‘The contract, according to the way I read it—and I am trying to read it as fairly as I can, even though I am the advocate for the plaintiff—indicates an employment contract. First of all, he is an employee. That is what he was hired to be, an employee. The provision that counsel refers to, that he is to be the general manager of the West Coast operations as long as there is a profit [i. e. paragraph II] only has to do with his being called the general manager. That is my construction of the contract.’ (Emphasis added.)

Appellant's first contention here is that the trial court erred in interpreting the contract. Appellant asserts that the ‘more reasonable and proper construction is that plaintiff was to be employed in some capacity for a period of five years and that the profit requirement was intended by both parties to be applicable only to the title or position he held and the salary he was to be paid.’ (Italics shown.)

The argument is predicated upon the premise that paragraphs II and III are ambiguous and inconsistent with each other. As heretofore set forth, paragraphs II and III provide in pertinent part as follows:



‘1. Employee is to be the general manager of West Coast Operations as long as same is operating at a profit.

‘2. * * *.



‘1. The effective date of the commencement of the employment term shall be February 1, 1958, and shall continue for a period of five (5) years thereafter.’ (Emphasis added.)

It is fundamental that a contract must receive an interpretation which will make it lawful, operative, definite, reasonable, and capable of being carried into effect, if it can be done without violating the intention of the parties. (Civ.Code, § 1643.)

What was stated in Pico Citizens Bank v. Tafco Inc., 165 Cal.App.2d 739, 332 P.2d 739, is applicable to the case here. Therein it was stated at page 749, 332 P.2d at page 746:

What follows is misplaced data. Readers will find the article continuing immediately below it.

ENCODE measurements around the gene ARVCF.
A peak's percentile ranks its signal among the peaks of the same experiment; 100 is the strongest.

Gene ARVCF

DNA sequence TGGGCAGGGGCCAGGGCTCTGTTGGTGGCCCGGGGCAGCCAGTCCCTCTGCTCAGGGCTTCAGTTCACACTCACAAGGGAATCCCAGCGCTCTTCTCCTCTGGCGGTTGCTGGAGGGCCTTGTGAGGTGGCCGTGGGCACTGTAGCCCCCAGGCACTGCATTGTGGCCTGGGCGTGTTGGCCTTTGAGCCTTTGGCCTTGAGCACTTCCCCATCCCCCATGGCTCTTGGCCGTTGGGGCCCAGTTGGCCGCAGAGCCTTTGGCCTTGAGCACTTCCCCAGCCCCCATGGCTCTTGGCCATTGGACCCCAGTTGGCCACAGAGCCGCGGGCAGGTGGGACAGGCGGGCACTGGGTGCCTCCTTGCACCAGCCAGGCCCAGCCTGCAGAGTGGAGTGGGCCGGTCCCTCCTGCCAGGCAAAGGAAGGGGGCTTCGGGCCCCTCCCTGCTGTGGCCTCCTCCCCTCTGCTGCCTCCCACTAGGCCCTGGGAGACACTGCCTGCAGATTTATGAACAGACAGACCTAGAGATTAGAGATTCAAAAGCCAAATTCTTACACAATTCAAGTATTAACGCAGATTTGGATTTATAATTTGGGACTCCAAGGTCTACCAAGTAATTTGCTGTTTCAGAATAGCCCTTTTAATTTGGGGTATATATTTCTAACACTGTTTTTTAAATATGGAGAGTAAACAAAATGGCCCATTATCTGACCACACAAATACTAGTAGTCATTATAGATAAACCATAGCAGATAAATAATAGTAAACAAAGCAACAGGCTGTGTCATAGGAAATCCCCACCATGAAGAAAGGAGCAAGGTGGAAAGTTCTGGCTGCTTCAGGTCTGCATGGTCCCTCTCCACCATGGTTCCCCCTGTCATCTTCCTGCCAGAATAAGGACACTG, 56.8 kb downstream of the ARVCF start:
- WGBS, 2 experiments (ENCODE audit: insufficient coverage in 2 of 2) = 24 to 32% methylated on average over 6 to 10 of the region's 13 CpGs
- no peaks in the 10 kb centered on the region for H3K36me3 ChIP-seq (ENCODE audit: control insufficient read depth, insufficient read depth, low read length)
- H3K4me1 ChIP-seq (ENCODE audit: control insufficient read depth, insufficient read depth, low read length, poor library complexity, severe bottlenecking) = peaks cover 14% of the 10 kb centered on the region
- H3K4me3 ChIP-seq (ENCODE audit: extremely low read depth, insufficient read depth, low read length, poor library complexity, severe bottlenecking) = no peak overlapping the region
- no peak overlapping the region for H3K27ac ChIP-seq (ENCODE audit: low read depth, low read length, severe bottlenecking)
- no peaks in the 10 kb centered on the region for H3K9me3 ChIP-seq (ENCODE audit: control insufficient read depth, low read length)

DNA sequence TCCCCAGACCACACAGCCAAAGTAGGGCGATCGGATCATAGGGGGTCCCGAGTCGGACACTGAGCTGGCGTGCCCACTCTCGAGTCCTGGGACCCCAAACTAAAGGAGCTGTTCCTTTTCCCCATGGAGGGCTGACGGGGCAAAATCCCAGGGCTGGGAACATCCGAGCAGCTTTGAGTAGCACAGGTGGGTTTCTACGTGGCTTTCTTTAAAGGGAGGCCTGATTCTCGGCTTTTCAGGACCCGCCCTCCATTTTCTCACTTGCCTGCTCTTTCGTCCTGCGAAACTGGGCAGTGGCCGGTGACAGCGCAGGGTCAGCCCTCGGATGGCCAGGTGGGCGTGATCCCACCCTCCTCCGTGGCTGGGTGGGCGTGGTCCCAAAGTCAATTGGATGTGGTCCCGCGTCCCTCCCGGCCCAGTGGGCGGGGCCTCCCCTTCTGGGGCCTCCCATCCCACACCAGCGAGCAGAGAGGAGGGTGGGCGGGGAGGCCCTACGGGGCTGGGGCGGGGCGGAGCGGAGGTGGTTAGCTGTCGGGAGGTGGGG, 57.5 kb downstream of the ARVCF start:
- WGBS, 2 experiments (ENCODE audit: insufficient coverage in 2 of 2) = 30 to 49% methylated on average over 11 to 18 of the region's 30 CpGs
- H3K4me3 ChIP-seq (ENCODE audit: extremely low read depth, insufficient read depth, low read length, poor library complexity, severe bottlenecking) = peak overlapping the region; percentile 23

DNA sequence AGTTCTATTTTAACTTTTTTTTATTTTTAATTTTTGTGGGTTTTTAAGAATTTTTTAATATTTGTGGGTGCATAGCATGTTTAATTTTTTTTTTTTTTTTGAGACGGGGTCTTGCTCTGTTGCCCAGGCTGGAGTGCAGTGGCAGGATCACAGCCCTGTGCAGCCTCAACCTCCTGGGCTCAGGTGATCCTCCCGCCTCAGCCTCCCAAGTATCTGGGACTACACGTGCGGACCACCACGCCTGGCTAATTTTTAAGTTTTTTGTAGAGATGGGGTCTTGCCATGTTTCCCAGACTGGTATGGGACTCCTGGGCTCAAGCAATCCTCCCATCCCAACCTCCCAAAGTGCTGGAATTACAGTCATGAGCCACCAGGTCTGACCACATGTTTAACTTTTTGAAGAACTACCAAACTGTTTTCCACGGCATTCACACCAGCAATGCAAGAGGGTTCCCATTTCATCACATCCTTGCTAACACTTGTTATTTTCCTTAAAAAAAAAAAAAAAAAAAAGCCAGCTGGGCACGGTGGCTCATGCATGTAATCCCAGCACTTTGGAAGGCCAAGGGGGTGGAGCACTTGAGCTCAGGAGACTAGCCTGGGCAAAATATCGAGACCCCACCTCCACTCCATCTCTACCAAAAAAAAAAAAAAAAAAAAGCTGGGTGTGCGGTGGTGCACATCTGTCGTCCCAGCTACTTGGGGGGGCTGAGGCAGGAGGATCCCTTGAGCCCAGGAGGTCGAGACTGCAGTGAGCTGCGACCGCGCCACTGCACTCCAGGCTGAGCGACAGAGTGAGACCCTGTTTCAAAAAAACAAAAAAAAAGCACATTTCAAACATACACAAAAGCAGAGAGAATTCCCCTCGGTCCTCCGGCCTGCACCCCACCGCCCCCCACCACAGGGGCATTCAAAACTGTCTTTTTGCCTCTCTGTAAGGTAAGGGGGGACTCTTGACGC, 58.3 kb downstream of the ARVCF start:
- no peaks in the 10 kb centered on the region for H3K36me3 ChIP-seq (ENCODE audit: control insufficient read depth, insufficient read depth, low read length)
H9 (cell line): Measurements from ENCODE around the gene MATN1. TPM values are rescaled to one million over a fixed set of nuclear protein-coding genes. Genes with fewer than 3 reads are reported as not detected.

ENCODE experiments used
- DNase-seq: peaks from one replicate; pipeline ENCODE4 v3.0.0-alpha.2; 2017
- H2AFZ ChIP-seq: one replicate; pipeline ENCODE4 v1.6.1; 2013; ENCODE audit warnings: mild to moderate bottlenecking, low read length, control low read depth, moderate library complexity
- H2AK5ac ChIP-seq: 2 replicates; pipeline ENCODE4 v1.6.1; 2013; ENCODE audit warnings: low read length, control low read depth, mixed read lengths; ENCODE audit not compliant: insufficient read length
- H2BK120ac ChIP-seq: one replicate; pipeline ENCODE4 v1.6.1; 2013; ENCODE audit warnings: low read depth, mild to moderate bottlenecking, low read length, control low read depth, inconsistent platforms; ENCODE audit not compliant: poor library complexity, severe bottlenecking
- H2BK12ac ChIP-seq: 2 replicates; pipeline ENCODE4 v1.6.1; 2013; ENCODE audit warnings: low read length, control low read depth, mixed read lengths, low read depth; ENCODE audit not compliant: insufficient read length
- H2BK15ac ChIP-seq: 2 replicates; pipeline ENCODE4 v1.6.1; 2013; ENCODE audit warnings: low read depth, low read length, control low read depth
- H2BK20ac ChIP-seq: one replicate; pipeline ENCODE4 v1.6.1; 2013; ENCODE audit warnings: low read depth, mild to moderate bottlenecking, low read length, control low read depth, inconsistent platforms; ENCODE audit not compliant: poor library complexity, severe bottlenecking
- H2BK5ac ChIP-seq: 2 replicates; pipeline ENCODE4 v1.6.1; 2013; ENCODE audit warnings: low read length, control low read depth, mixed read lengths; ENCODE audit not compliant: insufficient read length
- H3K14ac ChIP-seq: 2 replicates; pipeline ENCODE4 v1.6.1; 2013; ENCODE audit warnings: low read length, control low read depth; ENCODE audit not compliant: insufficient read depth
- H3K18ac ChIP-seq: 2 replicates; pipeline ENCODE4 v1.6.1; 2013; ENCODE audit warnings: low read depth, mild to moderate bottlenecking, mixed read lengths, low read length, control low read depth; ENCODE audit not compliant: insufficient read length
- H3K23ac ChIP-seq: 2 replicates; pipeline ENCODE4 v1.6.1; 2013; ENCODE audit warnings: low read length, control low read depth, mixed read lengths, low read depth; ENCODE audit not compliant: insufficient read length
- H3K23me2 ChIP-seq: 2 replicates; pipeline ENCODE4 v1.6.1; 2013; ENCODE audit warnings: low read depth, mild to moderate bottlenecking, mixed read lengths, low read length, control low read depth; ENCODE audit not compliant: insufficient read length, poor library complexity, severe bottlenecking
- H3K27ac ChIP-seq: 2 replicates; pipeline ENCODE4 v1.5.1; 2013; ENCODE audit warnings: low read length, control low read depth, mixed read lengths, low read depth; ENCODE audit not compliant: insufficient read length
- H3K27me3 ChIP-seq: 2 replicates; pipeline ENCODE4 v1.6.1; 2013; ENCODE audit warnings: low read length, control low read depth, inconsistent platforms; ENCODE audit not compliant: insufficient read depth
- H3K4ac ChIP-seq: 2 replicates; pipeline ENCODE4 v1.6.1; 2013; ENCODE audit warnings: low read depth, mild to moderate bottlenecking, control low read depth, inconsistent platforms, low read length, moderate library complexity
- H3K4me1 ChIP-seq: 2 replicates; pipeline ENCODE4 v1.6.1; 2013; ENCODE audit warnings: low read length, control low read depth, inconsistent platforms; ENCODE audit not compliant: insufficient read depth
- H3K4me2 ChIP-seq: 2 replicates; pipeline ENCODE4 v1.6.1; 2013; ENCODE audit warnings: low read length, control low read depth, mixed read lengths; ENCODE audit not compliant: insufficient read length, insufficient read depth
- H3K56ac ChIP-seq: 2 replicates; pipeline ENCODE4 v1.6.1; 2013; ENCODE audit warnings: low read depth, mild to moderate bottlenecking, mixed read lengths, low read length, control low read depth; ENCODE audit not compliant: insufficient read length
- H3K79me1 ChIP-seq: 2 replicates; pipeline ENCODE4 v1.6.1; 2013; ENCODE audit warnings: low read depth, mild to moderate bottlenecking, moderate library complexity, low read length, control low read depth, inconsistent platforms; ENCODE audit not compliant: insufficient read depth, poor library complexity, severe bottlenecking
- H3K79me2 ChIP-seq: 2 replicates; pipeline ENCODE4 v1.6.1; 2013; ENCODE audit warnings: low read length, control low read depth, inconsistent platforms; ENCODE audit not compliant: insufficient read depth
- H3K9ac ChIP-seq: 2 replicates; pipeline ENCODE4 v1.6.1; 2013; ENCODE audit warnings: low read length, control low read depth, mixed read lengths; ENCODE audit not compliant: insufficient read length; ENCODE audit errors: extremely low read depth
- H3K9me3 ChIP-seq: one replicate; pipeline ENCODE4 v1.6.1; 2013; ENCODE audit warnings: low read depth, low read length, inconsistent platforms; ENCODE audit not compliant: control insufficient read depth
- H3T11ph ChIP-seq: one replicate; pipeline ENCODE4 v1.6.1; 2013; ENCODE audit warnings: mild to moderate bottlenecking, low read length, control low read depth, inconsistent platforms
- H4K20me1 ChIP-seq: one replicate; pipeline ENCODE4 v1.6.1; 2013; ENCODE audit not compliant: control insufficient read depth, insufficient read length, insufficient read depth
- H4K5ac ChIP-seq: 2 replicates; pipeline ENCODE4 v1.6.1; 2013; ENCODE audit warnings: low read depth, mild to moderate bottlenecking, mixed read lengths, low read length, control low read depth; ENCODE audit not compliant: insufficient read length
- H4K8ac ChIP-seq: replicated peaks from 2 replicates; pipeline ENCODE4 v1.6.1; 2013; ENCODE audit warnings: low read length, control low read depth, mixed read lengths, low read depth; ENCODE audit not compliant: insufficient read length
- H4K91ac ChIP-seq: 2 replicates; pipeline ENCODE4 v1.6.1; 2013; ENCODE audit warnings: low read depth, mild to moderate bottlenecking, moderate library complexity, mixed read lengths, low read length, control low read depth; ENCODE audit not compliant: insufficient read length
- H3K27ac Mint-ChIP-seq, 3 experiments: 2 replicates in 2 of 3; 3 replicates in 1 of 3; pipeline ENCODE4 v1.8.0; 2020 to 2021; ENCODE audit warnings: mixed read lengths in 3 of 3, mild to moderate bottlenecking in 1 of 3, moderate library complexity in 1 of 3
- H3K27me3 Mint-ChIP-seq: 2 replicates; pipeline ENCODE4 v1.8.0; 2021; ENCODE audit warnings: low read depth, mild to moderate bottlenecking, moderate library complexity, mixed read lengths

‘Finally respondent contends that inasmuch as the agreement was prepared by the defendant any ambiguity or uncertainty therein should be interpreted most strongly against it. This is undoubtedly the rule where the language is ambiguous or subject to different interpretations, but ‘(n)o term of a contract is either uncertain or ambiguous if its meaning can be ascertained by fair inference from the other terms thereof.’ Bondy v. Phoenix Indemnity Co., 1953, 116 Cal.App.2d 702, 704, 254 P.2d 148, 150. Such we believe is the situation here.'

Appellant's contention is without merit. The trial court's construction of the agreement is consistent with plaintiff's testimony. Plaintiff was made general manager prior to the signing of the agreement and was in full charge of the entire operation at the Los Angeles plant. He was aware that defendant was losing money in its opertions but believed that by adding a beer distributing line the operations could become profitable and plaintiff so expressed this belief to Mr. Mack, defendant's president. At the time of the signing of the employment agreement he told Mr. Mack that he could make a profitable operation of the business.

We believe that paragraphs II and III are neither ambiguous nor inconsistent. On the contrary, in the words of the trial judge:

‘Now, this provision under Paragraph II is a very simple provision. It is thoroughly logical. It is not only logical, but it is thoroughly sensible, and it specifically says that the employee shall be the general manager of the West Coast operations as long as same is operating at a profit. Now, that is just another way of saying that in the event the operations shouldn't be proceeding at a profit, the right of discharge would exist. When we take that provision in connection with the provision of Paragraph 1 of main Section III, we simply have this result: That at the most, whether or not the institution was going at a profit or not, the plaintiff had an agreement fixing his term up to February 1st 1963, but this basic provision referring to the operation as being profitable or not profitable is a primary, fundamental provision of the employment. It is very clear. In my opinion, it couldn't reasonably be misinterpreted.’